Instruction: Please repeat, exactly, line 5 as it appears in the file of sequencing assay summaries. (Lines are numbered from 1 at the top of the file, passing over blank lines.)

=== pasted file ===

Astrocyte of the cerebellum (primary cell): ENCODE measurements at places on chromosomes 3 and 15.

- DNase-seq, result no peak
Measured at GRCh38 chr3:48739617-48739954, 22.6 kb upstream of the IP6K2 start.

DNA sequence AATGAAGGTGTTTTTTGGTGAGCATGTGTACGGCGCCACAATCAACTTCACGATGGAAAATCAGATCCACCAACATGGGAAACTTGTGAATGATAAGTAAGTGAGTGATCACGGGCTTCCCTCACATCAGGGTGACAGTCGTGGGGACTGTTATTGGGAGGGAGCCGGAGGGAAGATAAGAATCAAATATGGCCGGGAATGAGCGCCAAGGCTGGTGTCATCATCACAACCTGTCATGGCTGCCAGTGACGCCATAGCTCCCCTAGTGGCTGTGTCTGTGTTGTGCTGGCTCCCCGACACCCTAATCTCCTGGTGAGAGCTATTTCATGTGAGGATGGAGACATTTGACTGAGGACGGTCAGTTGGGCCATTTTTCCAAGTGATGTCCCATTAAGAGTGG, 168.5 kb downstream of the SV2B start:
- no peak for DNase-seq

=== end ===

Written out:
- no peak for DNase-seq